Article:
In our current journalistic ecosystem, this might be a moot point (for now, at least). CNN isn’t going to avoid covering another 9/11, god forbid one ever occur, no matter what UC Irvine says. But as the media landscape shifts into a more and more multi-platform system, the standard outlet might one day choose story-by-story whether to cover an issue with a print article or a video piece or an audio slideshow or what have you. Then, this theory would come into play. I think there should be serious consideration — as odd as it might first seem to viewers familiar with graphic visuals on cable TV — to covering a traumatic story in a print-first format for the sake of the readers’ well being.

I don’t know if that is a mindset that would ever be implemented, but the article suggests to me that it’s worth a thought.

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Angela Anderson and the importance of accuracy

When Angela Anderson spoke to our class on Tuesday, the most salient point for me was also the very first I ever learned as a journalist. Accuracy. 

It almost sounds cold to think that accuracy was the main thing I took out of the talk, but it seems that journalists affected Angela more with an inaccurate claim than with anything else they wrote.

So the takeaway should be short and sweet: don’t mess up, because if you do, you might further hurt an already grieving person. But I think the situation is a little stickier than that. Basically, journalists took a highway patrol worker’s statement as fact, and this is what hurt Angela, because it led to victim blaming, more or less.

So what should the journalists have done, in retrospect? Fact check with the highway patrol? They probably did that. I worry that journalists might not have understood the weight held by their claim that the dock lacked a ground fault circuit interrupter — I don’t know that I would have — which is why they probably never even thought to pursue fact-checking options past the state officials in the first place.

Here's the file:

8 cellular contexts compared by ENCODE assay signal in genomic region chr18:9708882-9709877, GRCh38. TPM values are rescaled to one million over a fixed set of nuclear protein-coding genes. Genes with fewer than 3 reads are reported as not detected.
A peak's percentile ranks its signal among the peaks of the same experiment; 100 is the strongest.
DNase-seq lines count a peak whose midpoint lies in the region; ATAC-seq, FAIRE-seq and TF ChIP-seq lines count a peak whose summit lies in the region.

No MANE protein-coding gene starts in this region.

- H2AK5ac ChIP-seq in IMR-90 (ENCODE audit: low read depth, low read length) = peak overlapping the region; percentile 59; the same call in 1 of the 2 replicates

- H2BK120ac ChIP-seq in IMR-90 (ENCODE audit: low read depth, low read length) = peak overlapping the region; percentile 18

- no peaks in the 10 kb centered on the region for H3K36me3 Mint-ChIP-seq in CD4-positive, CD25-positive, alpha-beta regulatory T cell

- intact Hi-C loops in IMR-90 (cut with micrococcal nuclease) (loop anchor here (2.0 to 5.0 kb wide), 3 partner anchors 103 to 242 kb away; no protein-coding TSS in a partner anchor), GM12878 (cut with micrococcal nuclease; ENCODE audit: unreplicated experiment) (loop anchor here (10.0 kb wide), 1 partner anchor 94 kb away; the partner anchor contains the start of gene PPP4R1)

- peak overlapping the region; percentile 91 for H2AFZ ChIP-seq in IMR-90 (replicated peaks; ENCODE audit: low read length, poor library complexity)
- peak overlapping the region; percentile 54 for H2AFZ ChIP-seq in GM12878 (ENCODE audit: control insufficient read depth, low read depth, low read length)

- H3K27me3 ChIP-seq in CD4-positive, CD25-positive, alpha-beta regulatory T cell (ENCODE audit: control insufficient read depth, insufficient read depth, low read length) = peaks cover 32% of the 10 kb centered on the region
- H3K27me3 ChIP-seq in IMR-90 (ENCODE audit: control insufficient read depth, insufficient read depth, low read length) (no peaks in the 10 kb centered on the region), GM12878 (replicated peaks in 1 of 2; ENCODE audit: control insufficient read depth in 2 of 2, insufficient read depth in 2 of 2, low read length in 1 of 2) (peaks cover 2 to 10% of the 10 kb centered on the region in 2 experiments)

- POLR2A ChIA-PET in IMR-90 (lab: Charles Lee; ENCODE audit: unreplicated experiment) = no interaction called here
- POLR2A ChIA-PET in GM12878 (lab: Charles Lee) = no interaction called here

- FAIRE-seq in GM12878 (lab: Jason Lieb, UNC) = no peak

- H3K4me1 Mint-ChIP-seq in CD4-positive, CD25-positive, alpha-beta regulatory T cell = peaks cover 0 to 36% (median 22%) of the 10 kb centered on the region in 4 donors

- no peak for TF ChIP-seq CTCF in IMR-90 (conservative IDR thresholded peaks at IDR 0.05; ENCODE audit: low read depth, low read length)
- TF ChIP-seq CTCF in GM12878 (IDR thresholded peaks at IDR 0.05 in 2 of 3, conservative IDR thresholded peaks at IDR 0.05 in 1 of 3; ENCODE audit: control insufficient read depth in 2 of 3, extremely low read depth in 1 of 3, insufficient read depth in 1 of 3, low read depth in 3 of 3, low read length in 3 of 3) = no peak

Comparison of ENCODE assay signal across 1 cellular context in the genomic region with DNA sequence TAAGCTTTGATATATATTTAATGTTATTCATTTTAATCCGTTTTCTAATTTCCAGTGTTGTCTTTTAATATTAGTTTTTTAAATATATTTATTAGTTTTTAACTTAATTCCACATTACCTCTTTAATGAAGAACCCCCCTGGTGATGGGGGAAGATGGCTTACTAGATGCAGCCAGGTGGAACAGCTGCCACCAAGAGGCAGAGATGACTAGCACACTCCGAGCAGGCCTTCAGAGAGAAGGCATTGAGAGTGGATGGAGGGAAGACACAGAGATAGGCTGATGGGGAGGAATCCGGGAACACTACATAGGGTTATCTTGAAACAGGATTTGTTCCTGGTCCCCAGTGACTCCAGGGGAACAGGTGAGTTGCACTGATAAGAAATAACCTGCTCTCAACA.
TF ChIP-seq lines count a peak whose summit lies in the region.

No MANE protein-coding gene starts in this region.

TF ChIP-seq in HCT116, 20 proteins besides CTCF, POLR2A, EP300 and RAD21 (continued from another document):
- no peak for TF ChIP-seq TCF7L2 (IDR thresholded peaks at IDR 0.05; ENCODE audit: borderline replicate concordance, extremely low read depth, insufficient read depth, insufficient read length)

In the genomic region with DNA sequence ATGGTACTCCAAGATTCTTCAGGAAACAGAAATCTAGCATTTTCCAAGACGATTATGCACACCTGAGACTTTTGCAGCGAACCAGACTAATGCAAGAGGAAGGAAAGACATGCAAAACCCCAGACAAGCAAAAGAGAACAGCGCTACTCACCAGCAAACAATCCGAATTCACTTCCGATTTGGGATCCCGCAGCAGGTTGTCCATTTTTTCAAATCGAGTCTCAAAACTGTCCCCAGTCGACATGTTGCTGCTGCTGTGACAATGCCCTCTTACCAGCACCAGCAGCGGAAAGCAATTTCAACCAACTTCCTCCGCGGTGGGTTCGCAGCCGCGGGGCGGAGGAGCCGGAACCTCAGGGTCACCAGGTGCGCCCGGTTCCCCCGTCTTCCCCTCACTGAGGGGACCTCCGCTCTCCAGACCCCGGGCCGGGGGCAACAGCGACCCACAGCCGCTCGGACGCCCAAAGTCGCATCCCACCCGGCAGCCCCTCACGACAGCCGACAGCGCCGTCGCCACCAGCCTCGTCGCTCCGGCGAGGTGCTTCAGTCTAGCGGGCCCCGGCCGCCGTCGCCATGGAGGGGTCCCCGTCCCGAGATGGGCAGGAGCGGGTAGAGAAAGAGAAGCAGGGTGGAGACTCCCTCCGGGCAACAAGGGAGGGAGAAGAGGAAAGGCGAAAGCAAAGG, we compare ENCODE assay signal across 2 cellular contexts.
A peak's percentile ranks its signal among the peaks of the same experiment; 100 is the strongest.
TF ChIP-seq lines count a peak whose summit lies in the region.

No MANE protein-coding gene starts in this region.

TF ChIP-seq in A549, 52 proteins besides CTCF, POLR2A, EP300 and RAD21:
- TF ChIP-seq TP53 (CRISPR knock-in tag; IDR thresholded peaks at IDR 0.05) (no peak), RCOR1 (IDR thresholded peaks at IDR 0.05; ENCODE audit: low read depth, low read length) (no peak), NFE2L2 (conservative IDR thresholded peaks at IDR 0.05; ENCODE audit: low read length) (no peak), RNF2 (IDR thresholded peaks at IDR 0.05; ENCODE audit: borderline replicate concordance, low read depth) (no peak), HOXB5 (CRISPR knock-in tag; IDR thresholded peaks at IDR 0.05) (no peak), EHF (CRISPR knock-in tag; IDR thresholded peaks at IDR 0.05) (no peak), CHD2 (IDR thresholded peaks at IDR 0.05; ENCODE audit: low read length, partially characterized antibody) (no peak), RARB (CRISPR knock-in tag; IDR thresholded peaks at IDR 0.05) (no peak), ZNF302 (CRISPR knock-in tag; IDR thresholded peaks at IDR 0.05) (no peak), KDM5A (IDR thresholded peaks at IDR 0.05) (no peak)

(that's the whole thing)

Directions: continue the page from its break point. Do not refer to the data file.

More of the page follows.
I guess this is the first improvement to make as journalists: understand the importance of details that could imply fault on behalf of the victims. And even if the victims truly were at fault, I think a discussion must be held about when and how to present that information. You have to balance the importance of informing readers so they avoid similar mistakes in the future and adding blame to the list of the victim’s troubles. 

But even if the journalists were sensitive to all this, what exactly should their course of action have been? I view this dilemma as coming down to this: Do I A) take the word of the highway patrol and realize that there is potential victim-blaming at stake or B) verify with the family whether or not the highway patrol is correct? Now, maybe there’s a third party that could have helped a journalist avoid this problem, but for the sake of this argument, let’s pretend their was no one but the family who could verify this claim. It’s a tricky scenario. It seemed like the media was having a hard time getting in touch with the immediate family, as other family members were doling out “no comments” without Angela and her husband’s knowledge. Furthermore, while the journalist would be fact-checking to avoid an unfair victim-blaming scenario, by asking the family that question in the first place, they risk upsetting the bereaved.